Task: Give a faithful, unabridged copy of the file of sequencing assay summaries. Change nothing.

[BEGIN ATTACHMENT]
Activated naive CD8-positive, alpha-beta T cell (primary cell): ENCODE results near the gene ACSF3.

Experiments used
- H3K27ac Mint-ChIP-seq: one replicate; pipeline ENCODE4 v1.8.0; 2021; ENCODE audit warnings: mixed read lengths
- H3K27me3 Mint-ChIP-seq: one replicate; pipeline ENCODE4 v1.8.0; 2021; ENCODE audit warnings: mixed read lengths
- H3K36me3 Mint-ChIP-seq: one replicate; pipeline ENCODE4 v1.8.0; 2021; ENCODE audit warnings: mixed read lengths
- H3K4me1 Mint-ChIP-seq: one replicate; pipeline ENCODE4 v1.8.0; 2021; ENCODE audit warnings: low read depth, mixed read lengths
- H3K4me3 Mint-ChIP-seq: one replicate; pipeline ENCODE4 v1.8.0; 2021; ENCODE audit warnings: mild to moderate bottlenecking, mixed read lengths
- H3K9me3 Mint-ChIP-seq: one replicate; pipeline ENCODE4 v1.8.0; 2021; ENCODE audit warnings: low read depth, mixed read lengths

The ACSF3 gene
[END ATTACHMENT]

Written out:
Activated naive CD8-positive, alpha-beta T cell (primary cell): ENCODE results near the gene ACSF3.

Experiments used
- H3K27ac Mint-ChIP-seq: one replicate; pipeline ENCODE4 v1.8.0; 2021; ENCODE audit warnings: mixed read lengths
- H3K27me3 Mint-ChIP-seq: one replicate; pipeline ENCODE4 v1.8.0; 2021; ENCODE audit warnings: mixed read lengths
- H3K36me3 Mint-ChIP-seq: one replicate; pipeline ENCODE4 v1.8.0; 2021; ENCODE audit warnings: mixed read lengths
- H3K4me1 Mint-ChIP-seq: one replicate; pipeline ENCODE4 v1.8.0; 2021; ENCODE audit warnings: low read depth, mixed read lengths
- H3K4me3 Mint-ChIP-seq: one replicate; pipeline ENCODE4 v1.8.0; 2021; ENCODE audit warnings: mild to moderate bottlenecking, mixed read lengths
- H3K9me3 Mint-ChIP-seq: one replicate; pipeline ENCODE4 v1.8.0; 2021; ENCODE audit warnings: low read depth, mixed read lengths

The ACSF3 gene